Project Documents

Date of Award

1993

Document Type

Project Report

Degree Name

Doctor of Ministry

School

Seventh-day Adventist Theological Seminary

Program

Doctor of Ministry DMin

First Advisor

Russell L. Staples

Second Advisor

George R. Knight

Third Advisor

Nancy Vyhmeister

Abstract

Problem. The Seventh-day Adventist Church was established in malawi at the turn of the century (1902). Since then, stalwart Malawian workers have made immeasurable contributions to the development, growth, and expansion of the church in Malawi and the neighboring countries of Zambia, Zaire, Kenya, Tanzania, Zimbabwe, Mozambique, Rwanda, and South Africa. James Malinki was probably the most outstanding early cross-cultural worker in the Adventist Church in Central Africa. As yet there has been no significant written account of his life and ministry.

Topic. This study examined the life and work of James Malinki of Malawi (1893-1982), whose ministry of nearly half a century in Nyasaland (Malawi), Congo (Zaire), and Northern Rhodesia (Zambia) significantly contributed to the early development of the Seventh-day Adventist Church in Central Africa. His ministry provided not only an example of skillful cross-cultural service, but in itself is an inspiration to workers.

Sources. The study followed an analytical, biographical documentary research approach, examining written sources such as books, journal articles, and denominational minutes. Substantial information was gathered through personal interviews with Malinki's family in Zambia and Malawi and with other friends and colleagues of Malinki.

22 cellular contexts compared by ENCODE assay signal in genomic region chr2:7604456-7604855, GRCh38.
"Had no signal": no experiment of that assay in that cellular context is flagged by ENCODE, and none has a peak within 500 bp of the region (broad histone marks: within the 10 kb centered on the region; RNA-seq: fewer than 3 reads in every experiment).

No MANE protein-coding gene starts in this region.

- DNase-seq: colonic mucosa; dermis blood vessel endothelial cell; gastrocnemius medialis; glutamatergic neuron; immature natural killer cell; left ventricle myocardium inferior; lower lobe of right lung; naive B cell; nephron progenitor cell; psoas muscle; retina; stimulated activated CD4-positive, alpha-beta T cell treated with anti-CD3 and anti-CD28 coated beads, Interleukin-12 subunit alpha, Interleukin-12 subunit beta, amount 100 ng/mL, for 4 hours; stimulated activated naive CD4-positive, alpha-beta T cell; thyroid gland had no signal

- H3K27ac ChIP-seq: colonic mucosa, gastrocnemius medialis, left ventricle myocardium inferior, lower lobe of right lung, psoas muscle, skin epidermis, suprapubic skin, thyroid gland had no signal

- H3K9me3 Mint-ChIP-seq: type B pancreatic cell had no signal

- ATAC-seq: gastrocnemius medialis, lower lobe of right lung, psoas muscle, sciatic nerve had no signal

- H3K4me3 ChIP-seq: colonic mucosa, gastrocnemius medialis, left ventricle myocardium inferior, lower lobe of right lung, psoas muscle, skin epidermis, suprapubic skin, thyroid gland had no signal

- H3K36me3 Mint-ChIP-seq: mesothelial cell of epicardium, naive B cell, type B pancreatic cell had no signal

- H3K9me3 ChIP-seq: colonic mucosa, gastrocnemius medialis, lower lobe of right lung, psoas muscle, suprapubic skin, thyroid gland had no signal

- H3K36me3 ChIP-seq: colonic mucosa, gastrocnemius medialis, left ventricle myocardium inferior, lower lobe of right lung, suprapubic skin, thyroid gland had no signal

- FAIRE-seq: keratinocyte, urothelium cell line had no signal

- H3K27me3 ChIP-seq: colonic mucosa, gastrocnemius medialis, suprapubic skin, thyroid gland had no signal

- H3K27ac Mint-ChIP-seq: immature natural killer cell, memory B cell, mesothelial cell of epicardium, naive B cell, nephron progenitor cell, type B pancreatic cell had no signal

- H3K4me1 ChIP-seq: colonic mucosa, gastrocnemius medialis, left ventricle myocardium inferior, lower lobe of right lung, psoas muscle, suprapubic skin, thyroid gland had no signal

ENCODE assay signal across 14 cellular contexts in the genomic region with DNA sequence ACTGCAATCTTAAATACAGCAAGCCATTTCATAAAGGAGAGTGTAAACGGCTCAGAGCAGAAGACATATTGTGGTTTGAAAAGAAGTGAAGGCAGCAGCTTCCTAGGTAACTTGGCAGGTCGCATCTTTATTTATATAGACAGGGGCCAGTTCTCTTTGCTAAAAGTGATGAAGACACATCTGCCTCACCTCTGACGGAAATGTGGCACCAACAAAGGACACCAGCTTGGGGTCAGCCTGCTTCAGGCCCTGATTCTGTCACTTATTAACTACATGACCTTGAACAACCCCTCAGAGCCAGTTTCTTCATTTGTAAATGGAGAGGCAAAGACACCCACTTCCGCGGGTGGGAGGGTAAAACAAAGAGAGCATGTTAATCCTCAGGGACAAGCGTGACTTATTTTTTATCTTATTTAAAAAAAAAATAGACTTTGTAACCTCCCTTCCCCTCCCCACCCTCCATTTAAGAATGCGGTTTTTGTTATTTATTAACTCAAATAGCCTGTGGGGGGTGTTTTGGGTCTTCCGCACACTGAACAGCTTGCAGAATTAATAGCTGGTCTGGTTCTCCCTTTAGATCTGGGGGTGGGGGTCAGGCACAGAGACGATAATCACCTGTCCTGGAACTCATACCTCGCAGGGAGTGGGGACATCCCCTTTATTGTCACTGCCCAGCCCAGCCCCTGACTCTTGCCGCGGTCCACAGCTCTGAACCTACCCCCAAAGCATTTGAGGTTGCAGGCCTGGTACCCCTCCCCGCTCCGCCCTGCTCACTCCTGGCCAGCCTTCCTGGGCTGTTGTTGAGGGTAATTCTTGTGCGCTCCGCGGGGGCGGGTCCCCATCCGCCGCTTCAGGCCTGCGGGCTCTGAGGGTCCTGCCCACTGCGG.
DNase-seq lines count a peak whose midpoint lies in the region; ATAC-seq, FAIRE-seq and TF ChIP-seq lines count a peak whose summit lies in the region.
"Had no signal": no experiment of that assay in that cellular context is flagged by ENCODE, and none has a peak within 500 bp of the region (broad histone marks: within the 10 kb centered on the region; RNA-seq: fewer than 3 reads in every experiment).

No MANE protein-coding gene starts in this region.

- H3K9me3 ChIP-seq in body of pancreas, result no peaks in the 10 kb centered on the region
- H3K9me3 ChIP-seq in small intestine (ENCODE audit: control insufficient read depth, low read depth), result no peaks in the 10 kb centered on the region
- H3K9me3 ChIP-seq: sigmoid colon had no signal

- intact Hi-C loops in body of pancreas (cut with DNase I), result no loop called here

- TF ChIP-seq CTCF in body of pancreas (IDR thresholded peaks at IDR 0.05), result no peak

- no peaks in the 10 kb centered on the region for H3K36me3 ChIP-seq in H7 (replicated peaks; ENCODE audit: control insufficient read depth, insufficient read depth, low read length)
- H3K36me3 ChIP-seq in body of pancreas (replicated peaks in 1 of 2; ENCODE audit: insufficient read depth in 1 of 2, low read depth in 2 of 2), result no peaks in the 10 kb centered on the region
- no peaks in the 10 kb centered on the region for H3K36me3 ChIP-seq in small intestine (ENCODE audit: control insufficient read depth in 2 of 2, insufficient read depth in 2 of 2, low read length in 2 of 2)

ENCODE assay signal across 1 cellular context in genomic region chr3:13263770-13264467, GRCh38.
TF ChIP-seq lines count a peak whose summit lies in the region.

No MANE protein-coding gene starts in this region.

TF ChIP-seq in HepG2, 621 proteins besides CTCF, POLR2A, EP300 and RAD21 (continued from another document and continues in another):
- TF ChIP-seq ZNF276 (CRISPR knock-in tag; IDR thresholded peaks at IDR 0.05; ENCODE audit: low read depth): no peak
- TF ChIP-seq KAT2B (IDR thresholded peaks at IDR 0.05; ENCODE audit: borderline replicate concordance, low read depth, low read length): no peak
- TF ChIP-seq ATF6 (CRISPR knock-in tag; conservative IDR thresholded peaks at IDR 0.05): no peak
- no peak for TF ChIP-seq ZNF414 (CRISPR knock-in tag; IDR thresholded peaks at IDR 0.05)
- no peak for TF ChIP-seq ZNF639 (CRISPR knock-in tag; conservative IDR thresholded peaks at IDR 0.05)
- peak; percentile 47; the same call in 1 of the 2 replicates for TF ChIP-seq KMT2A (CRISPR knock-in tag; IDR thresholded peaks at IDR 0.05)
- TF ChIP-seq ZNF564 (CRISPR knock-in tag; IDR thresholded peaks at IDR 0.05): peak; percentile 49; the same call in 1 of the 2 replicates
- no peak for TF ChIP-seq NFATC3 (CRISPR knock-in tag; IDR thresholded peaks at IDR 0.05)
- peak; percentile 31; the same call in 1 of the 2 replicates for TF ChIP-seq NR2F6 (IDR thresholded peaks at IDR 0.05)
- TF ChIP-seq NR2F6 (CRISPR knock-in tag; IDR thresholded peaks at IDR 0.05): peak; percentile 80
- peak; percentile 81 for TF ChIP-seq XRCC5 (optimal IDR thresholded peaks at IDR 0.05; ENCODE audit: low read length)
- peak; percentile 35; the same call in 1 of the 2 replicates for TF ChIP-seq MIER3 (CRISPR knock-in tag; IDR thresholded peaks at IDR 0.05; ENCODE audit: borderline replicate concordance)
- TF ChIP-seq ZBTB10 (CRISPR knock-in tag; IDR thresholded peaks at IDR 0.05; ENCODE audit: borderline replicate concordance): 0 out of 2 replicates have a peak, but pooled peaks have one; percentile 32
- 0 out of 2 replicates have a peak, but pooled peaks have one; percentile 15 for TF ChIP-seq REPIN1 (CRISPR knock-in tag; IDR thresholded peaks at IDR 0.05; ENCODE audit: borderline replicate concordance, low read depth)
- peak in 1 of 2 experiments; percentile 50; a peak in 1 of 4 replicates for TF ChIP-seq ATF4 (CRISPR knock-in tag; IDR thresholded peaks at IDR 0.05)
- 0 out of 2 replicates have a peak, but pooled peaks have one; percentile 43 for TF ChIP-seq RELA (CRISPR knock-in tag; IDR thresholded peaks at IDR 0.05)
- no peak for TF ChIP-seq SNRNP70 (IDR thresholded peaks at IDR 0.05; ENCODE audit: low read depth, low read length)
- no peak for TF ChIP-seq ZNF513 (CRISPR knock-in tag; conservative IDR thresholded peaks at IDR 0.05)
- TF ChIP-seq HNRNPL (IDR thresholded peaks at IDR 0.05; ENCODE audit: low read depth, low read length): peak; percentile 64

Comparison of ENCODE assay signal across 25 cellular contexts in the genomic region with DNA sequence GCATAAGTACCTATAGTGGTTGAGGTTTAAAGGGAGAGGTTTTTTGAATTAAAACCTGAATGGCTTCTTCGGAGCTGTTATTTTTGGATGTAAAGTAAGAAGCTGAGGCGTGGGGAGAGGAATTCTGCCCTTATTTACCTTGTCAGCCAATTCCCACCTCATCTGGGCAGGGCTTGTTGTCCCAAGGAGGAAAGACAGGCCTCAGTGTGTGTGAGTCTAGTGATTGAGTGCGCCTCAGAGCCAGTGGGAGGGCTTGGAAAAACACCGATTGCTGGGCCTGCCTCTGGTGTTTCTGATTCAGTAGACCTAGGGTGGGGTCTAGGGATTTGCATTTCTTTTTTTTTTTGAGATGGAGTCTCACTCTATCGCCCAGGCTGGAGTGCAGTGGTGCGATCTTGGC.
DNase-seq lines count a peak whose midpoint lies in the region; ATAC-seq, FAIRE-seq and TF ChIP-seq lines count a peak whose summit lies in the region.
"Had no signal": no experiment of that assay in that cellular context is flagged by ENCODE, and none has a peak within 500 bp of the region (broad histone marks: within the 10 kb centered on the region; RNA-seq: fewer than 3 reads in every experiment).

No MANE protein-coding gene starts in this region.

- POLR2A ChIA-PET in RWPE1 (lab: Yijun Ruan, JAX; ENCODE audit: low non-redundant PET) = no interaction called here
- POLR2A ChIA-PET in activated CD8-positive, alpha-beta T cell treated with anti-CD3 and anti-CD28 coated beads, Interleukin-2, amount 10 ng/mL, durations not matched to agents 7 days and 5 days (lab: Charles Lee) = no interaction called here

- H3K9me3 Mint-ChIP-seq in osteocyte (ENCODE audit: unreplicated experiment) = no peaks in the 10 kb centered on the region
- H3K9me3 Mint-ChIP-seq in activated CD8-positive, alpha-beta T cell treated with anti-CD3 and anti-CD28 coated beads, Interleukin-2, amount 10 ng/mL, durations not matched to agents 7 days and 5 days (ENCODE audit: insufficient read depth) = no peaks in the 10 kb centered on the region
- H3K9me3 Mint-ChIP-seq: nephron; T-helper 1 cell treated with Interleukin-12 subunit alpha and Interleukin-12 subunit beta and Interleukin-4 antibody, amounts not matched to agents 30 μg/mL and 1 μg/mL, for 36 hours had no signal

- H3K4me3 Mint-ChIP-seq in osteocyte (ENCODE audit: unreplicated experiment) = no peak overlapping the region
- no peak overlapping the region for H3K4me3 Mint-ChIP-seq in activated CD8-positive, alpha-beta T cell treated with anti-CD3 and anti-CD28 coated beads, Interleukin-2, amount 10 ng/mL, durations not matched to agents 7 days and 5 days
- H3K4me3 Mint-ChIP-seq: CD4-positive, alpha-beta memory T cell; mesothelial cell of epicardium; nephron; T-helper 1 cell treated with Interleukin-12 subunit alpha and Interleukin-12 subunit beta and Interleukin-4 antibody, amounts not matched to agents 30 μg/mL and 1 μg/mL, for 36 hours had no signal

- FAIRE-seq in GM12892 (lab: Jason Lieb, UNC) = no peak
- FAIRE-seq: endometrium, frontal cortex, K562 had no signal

Conclusions. The sources consulted confirmed that Malinki's measure of success as a cross-cultural worker was the result of his personal dedication to God. His success in the mastery of languages helped him bridge cultural differences in varied contexts of his work. Above all, he was sensitive to the needs of the people. Malinki's leadership exhibited an attitude that was devoid of animosity and bigotry in the working relationships between nationals and overseas missionaries. His father, Kalinde Morrison Malinki, had tasted of the savagery of slavery and both father and son experienced the 1915 uprising of John Chilembwe; yet Malinki's attitude towards people of other tribes and races was unmarred by prejudice.

The church and its workers will benefit from Malinki's example and life. Malinki is one of the many unsung heroes of Africa who, with African nobility of character, worked side by side as an equal with overseas missionaries. Such a trust and partnership will ever be needed in the mission of the church of God.

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